Production of electricity is responsible for about a quarter of global greenhouse gas emissions, and demand is poised to rise as underserved populations connect to the grid, and electronics and electric vehicles proliferate. So stopping global warming will require a transformation of electricity production. But it is important to avoid various environmental pitfalls in this transition, researchers say.
Scientists and policymakers rely on complex computer simulations called Integrated Assessment Models to figure out how to address climate change. But these models need tinkering to make them more accurate.
With Norway as a case study, a first-ever effort to quantify the benefits of recycling food waste versus preventing it shows prevention is the best policy. But Norway continues to invest significant funds in biogas facilities for food waste recycling.
Fish farming is the largest source of phosphorus emissions in Norway, generating about 9,000 tonnes a year. Finding ways to reuse the waste from the fish farming industry could cut consumption of this important and increasingly scarce resource.
Engineering students at the Norwegian University of Science and Technology (NTNU) are learning about more than just theory. A competition to build the best wind turbine also gives them the chance to put their practical skills to the test.
Making sausages is not just a question of good ingredients and skill. There’s a little science involved, too. Professor Trygve Magne Eikevik makes his own sausages, and is willing to share his technique and his recipes, especially for Norwegian Christmas sausage.
Carlos Alberto Dorao is trying to nail down the mechanisms that will help make processes used in the oil and gas industry more effective. His work may also contribute to making computer processors more powerful.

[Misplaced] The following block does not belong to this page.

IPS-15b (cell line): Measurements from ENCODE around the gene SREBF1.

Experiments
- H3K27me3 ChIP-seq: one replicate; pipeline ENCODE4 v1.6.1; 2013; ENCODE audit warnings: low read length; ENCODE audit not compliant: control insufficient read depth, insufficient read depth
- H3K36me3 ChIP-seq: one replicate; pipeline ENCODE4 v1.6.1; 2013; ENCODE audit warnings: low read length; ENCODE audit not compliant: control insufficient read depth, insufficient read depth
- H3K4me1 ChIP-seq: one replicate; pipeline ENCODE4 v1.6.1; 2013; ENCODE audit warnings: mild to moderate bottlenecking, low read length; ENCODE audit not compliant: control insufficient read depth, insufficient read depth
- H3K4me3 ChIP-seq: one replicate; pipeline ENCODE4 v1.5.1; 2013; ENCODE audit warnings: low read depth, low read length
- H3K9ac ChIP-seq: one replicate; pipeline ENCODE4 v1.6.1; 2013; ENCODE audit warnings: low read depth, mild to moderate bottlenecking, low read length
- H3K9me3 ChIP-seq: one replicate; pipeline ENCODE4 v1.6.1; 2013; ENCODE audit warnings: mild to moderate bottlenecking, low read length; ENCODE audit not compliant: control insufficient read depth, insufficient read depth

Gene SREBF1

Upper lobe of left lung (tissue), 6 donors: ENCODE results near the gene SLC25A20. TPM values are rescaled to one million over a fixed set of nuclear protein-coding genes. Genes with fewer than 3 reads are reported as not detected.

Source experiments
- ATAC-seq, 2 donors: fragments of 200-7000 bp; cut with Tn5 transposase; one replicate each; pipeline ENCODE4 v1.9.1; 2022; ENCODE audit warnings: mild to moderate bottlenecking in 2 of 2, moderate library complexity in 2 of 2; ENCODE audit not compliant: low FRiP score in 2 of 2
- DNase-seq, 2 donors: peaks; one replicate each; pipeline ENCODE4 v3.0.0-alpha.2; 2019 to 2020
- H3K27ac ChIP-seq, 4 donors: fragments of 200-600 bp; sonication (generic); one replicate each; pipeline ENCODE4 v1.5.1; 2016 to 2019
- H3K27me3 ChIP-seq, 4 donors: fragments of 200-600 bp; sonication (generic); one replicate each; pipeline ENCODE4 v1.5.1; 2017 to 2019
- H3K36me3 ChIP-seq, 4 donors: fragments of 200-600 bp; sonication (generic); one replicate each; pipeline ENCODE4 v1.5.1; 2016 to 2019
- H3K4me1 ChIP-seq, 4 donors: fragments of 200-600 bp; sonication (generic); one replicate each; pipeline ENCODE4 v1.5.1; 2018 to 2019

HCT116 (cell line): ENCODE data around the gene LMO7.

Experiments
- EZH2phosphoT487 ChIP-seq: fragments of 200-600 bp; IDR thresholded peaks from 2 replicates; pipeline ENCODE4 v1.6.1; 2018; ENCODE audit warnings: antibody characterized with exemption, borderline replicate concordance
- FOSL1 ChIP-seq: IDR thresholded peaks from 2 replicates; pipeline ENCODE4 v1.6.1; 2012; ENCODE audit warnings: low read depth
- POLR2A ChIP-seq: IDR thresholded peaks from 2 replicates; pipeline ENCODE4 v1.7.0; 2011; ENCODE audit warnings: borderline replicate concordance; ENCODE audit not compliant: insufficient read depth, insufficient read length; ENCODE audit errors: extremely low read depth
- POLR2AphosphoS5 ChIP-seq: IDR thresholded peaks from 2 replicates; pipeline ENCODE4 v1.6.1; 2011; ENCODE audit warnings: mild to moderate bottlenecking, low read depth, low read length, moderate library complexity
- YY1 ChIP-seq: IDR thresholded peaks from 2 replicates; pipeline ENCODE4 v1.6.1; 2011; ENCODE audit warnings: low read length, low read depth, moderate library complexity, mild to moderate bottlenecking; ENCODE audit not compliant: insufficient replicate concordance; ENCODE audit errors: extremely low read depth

It’s been this way for 127 years— the V-shaped wake pattern behind a ship moving in a straight line always has the same central angle. But a Norwegian armed with a pen and a piece of paper has discovered that in certain situations, a boat’s wake can actually be found in front of the boat.
A Norwegian research group has been able to achieve bio-oil yields of 79% from a common kelp. Other researchers working with the same species have yields closer to 20%. The secret is to heat the kelp very quickly and bring it to the right temperature within seconds.
Could human tissue samples be dried for storage, instead of being frozen? Researchers are looking at the salt cod industry for a potential tissue sample drying technology that could save money without sacrificing tissue quality.
Growing and producing food make agriculture and food consumption among the most important drivers of environmental pressures, including climate change and habitat loss.
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